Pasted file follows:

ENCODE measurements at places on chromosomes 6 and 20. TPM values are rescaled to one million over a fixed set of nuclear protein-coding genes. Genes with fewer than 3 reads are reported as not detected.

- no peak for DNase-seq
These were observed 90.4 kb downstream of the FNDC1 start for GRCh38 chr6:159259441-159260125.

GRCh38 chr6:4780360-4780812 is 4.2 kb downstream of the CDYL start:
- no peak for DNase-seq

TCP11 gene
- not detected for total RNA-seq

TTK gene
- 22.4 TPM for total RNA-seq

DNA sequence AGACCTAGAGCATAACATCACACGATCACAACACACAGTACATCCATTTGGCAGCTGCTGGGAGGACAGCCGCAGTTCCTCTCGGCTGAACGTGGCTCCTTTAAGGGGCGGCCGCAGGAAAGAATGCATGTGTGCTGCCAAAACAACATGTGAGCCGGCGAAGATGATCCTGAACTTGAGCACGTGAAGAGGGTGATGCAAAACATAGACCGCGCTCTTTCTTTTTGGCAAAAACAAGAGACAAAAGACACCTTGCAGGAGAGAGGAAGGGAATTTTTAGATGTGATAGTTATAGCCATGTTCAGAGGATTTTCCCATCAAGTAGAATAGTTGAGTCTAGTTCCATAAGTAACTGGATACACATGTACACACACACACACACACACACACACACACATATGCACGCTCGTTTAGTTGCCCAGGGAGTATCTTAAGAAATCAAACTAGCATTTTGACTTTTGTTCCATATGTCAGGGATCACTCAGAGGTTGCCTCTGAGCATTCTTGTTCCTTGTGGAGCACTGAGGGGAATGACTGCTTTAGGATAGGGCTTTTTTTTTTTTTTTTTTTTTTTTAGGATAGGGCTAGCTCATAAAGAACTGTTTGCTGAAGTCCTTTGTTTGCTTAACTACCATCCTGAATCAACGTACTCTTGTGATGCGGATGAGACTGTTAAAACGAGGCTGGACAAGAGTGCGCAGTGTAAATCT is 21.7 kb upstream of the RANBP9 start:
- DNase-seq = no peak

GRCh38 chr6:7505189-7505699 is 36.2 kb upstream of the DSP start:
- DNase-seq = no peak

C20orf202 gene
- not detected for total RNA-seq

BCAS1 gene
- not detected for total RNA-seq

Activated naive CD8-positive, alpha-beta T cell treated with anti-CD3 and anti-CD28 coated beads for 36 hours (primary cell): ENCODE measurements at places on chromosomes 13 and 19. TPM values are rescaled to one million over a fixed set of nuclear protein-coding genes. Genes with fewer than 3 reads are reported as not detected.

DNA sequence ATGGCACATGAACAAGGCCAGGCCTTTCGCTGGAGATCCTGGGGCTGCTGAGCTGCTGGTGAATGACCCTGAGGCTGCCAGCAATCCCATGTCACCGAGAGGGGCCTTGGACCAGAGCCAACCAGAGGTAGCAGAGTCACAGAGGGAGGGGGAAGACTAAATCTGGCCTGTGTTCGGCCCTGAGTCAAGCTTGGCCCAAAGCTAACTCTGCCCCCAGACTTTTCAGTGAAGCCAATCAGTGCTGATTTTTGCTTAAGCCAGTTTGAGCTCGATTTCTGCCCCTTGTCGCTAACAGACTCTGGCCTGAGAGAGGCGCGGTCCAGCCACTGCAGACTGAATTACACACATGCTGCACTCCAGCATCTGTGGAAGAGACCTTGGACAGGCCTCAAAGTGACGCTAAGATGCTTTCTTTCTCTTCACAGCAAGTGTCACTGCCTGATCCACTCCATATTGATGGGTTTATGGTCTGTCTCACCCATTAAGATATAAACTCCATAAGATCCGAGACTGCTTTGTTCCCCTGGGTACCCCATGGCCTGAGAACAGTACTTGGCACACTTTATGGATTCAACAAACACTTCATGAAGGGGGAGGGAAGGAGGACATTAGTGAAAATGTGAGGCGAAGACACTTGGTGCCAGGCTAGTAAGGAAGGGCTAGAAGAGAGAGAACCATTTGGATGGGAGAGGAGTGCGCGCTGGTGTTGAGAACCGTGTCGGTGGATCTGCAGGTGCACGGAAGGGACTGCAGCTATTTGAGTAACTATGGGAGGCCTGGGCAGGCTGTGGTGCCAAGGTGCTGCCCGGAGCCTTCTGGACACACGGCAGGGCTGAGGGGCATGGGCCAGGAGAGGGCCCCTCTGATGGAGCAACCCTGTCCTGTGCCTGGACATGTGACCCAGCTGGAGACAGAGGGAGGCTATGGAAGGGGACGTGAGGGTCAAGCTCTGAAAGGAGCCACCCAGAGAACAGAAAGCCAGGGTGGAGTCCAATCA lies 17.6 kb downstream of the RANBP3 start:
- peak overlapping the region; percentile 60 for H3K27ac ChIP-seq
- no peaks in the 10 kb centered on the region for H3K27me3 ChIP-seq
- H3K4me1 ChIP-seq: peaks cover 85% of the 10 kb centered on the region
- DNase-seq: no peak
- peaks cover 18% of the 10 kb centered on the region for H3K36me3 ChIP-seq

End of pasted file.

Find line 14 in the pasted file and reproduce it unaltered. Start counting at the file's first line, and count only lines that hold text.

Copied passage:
C20orf202 gene